Limits of Fly Quiet nighttime program discussed as O'Hare noise complaints soar

  • The O'Hare Noise Compatibility Commission discussed why a program to reduce plane noise in the nighttime hours isn't always being followed.

    The O'Hare Noise Compatibility Commission discussed why a program to reduce plane noise in the nighttime hours isn't always being followed.

 
 
Updated 5/1/2015 5:17 PM

With irritation over O'Hare noise peaking, local leaders looked for relief through the nighttime Fly Quiet program -- but the voluntary effort has limitations, aviation officials said Friday.

The issue was key to an O'Hare Noise Compatibility Commission meeting where Chicago announced complaints about the racket from planes reached 352,846 in March, compared to 122,803 in February.

                                                                                                                                                                                                                       
 

High on the list were Chicago with 147,429, Bensenville with 102,310, Wood Dale with 35,537, Elk Grove Village with 10,318 and Itasca with 8,575.

Meanwhile, airport watchdog group Fair Allocation in Runways, or FAIR, reported more than 1 million noise complaints since Feb. 1.

Fly Quiet operates from 10 p.m. to 7 a.m. The voluntary program designates runways and routes over areas that are less populated. Departing flights are asked to reach an altitude of 3,000 feet before turning.

ONCC Chairman and Mount Prospect Mayor Arlene Juracek asked why flights deviate from Fly Quiet runways and if those are monitored.

Noncompliance reports involving air traffic control are generated every two weeks and regulators go over problems with staff members, FAA District Manager Paul Litke said.

Weather and wind velocity can affect why controllers or pilots might assign or request runways outside of Fly Quiet, experts said.

Juracek asked if aircraft could make turns using higher altitudes.

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"There's a limited shelf to go higher," Litke said, adding there's potential to conflict with arriving flights and planes passing through the airspace.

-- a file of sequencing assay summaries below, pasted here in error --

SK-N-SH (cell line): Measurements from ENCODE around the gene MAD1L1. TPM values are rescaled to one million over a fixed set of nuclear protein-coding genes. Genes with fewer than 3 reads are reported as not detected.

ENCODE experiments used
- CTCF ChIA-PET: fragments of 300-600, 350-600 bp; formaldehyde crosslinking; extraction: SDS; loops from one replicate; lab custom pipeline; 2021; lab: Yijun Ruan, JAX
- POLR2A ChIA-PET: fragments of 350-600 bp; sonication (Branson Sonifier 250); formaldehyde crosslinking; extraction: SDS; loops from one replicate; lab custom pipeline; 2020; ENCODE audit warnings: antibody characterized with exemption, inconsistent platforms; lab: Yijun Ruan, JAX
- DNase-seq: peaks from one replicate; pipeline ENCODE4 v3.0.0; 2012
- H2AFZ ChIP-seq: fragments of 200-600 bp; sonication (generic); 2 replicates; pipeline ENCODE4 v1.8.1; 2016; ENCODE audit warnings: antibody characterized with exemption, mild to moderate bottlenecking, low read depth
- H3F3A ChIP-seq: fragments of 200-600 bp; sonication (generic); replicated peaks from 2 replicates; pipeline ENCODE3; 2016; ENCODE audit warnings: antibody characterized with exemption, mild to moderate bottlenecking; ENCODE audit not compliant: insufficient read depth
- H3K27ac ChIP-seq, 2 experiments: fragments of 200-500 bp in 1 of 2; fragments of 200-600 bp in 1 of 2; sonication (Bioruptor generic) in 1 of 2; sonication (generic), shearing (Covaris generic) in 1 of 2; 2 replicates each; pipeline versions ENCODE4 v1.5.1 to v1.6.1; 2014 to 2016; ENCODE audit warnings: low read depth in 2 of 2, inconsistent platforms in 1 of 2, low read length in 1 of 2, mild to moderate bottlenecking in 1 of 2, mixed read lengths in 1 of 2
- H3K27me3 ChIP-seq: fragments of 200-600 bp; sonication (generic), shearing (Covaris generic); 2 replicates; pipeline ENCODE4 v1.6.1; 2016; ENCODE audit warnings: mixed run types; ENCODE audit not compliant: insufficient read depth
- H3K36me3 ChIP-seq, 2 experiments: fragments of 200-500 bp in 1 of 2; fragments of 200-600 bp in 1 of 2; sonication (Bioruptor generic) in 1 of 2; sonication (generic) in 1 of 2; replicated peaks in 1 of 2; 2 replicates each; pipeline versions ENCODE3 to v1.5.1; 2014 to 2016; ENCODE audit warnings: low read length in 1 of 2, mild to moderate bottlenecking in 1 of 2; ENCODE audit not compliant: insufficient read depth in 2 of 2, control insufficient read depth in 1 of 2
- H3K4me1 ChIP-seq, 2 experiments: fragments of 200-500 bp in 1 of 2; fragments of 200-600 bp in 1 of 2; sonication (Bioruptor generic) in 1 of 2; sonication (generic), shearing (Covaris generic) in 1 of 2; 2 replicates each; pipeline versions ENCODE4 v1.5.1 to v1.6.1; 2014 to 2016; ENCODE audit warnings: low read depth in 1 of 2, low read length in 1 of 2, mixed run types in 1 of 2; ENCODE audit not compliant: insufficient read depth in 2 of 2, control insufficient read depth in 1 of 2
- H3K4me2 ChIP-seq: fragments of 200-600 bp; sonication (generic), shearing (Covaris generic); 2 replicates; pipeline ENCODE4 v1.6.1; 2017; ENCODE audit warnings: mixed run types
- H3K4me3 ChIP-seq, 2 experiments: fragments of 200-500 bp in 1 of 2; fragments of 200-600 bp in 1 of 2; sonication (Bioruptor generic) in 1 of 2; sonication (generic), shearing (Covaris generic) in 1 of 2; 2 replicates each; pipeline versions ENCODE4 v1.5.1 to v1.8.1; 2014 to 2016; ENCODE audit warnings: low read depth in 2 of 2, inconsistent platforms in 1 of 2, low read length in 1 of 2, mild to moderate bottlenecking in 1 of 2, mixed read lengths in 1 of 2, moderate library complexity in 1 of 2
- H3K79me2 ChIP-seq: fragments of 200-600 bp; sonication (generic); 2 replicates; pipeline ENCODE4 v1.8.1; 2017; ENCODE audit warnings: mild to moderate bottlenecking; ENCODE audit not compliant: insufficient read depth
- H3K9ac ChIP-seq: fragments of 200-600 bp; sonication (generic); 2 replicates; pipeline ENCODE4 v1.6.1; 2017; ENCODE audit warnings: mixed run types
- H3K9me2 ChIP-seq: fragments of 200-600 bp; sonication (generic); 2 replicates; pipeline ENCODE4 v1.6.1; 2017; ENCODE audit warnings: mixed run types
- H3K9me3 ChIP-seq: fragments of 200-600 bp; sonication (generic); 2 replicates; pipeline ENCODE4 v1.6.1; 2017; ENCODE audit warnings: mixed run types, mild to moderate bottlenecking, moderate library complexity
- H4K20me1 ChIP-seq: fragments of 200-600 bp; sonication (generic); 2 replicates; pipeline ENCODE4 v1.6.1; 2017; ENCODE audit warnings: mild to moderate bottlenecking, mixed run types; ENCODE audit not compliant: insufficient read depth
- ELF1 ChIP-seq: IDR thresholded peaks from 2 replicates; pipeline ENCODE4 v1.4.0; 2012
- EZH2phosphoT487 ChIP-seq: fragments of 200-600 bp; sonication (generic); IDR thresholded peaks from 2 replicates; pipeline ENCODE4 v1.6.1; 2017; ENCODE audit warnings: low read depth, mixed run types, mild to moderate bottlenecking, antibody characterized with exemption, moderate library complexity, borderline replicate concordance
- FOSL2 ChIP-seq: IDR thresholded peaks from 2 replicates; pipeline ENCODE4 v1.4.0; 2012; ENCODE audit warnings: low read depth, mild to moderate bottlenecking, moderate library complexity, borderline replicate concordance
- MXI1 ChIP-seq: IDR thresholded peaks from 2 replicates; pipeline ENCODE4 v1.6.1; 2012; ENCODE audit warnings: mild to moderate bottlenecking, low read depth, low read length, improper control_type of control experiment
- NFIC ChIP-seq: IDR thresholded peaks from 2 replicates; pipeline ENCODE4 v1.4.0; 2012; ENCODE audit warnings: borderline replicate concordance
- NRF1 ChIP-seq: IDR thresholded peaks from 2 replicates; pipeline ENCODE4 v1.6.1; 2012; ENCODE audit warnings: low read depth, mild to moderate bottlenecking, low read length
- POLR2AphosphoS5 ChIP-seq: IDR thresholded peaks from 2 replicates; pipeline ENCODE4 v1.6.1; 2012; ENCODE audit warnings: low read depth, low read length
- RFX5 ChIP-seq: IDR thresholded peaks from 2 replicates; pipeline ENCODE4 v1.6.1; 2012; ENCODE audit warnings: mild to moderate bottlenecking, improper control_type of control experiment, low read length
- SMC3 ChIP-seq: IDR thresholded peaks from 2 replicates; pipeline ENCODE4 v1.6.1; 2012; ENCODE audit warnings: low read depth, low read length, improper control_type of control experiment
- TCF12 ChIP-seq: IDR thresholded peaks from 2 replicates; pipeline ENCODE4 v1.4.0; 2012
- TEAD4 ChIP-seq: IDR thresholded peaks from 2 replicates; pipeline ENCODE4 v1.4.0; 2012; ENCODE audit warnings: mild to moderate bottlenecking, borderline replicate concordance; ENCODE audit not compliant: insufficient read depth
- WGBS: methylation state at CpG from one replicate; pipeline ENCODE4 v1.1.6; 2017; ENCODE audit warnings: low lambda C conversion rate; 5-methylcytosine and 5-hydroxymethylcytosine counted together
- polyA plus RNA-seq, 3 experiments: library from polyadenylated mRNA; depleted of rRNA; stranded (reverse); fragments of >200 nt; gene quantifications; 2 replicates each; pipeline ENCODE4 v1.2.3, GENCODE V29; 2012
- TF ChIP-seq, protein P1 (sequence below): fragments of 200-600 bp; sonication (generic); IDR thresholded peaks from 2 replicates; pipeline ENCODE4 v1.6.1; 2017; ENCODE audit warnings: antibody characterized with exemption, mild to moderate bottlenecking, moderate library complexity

Sometimes larger aircraft will request longer runways in bad weather to avoid heavy braking, United Airlines Assistant Chief Pilot Jeff Bayless said.

Juracek wondered about fining airlines that don't comply with Fly Quiet.

"I'd be concerned about financial penalties," FAA Director of Planning and Programming Elliott Black said. "Safety has to be paramount." Pilots "are making complex decisions in a complex environment. ... Financial concerns can complicate that."

The city is shifting to an east-west flow at O'Hare that's cutting back on diagonal runway use. The change has sent jet noise into communities not just near O'Hare but as far away as West Chicago and St. Charles.

                                                                                                                                                                                                                       
 

The city would consider requests to modify Fly Quiet as O'Hare modernization continues, officials said, but they didn't elaborate.

Administrators also said it would take FAA or congressional action to mandate Fly Quiet at O'Hare.

Outgoing Des Plaines Alderman Mark Walsten said he wanted Fly Quiet mandated at O'Hare.

Flights "are deviating to save fuel," Walsten said. "It revolves around money."

Officials also announced the newest runway on the southern end of O'Hare, expected to open mid-October, will operate starting at 6 a.m. each day.

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